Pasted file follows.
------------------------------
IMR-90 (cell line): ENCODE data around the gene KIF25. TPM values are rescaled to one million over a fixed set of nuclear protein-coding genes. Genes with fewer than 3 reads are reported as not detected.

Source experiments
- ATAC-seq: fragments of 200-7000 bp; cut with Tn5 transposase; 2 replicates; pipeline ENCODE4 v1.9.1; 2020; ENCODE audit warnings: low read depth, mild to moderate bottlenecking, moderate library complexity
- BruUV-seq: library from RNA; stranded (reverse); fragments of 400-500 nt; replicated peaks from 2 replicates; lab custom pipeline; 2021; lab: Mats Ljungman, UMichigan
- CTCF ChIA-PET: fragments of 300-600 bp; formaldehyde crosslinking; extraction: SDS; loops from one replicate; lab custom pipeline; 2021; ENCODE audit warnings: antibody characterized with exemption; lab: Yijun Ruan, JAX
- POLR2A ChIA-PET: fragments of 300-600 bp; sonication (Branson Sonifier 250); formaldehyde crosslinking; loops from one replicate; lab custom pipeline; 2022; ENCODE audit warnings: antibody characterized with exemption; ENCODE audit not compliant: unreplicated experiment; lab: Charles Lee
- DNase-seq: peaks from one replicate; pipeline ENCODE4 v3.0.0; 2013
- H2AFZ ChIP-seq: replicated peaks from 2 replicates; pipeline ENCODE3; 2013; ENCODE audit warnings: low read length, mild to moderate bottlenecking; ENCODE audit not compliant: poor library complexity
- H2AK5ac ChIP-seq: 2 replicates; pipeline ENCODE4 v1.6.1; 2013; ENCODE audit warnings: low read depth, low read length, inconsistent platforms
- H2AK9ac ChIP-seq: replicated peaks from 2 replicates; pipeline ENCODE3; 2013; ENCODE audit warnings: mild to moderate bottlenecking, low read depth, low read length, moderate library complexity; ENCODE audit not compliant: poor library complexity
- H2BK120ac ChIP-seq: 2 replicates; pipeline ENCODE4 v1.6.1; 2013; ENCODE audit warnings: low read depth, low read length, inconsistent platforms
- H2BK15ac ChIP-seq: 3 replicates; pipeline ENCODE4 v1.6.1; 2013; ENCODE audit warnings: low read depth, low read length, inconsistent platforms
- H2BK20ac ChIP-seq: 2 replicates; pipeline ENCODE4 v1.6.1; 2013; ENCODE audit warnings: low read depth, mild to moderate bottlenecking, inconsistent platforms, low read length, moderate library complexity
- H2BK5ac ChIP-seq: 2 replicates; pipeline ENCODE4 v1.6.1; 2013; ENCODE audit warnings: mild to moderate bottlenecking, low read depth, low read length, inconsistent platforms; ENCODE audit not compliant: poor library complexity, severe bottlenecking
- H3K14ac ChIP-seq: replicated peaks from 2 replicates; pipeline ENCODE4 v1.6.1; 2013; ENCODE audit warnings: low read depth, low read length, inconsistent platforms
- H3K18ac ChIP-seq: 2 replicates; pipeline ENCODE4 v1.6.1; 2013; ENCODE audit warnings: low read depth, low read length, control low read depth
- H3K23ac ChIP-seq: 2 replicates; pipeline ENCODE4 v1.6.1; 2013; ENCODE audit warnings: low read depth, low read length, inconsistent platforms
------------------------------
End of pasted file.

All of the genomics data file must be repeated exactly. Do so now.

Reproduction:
IMR-90 (cell line): ENCODE data around the gene KIF25. TPM values are rescaled to one million over a fixed set of nuclear protein-coding genes. Genes with fewer than 3 reads are reported as not detected.

Source experiments
- ATAC-seq: fragments of 200-7000 bp; cut with Tn5 transposase; 2 replicates; pipeline ENCODE4 v1.9.1; 2020; ENCODE audit warnings: low read depth, mild to moderate bottlenecking, moderate library complexity
- BruUV-seq: library from RNA; stranded (reverse); fragments of 400-500 nt; replicated peaks from 2 replicates; lab custom pipeline; 2021; lab: Mats Ljungman, UMichigan
- CTCF ChIA-PET: fragments of 300-600 bp; formaldehyde crosslinking; extraction: SDS; loops from one replicate; lab custom pipeline; 2021; ENCODE audit warnings: antibody characterized with exemption; lab: Yijun Ruan, JAX
- POLR2A ChIA-PET: fragments of 300-600 bp; sonication (Branson Sonifier 250); formaldehyde crosslinking; loops from one replicate; lab custom pipeline; 2022; ENCODE audit warnings: antibody characterized with exemption; ENCODE audit not compliant: unreplicated experiment; lab: Charles Lee
- DNase-seq: peaks from one replicate; pipeline ENCODE4 v3.0.0; 2013
- H2AFZ ChIP-seq: replicated peaks from 2 replicates; pipeline ENCODE3; 2013; ENCODE audit warnings: low read length, mild to moderate bottlenecking; ENCODE audit not compliant: poor library complexity
- H2AK5ac ChIP-seq: 2 replicates; pipeline ENCODE4 v1.6.1; 2013; ENCODE audit warnings: low read depth, low read length, inconsistent platforms
- H2AK9ac ChIP-seq: replicated peaks from 2 replicates; pipeline ENCODE3; 2013; ENCODE audit warnings: mild to moderate bottlenecking, low read depth, low read length, moderate library complexity; ENCODE audit not compliant: poor library complexity
- H2BK120ac ChIP-seq: 2 replicates; pipeline ENCODE4 v1.6.1; 2013; ENCODE audit warnings: low read depth, low read length, inconsistent platforms
- H2BK15ac ChIP-seq: 3 replicates; pipeline ENCODE4 v1.6.1; 2013; ENCODE audit warnings: low read depth, low read length, inconsistent platforms
- H2BK20ac ChIP-seq: 2 replicates; pipeline ENCODE4 v1.6.1; 2013; ENCODE audit warnings: low read depth, mild to moderate bottlenecking, inconsistent platforms, low read length, moderate library complexity
- H2BK5ac ChIP-seq: 2 replicates; pipeline ENCODE4 v1.6.1; 2013; ENCODE audit warnings: mild to moderate bottlenecking, low read depth, low read length, inconsistent platforms; ENCODE audit not compliant: poor library complexity, severe bottlenecking
- H3K14ac ChIP-seq: replicated peaks from 2 replicates; pipeline ENCODE4 v1.6.1; 2013; ENCODE audit warnings: low read depth, low read length, inconsistent platforms
- H3K18ac ChIP-seq: 2 replicates; pipeline ENCODE4 v1.6.1; 2013; ENCODE audit warnings: low read depth, low read length, control low read depth
- H3K23ac ChIP-seq: 2 replicates; pipeline ENCODE4 v1.6.1; 2013; ENCODE audit warnings: low read depth, low read length, inconsistent platforms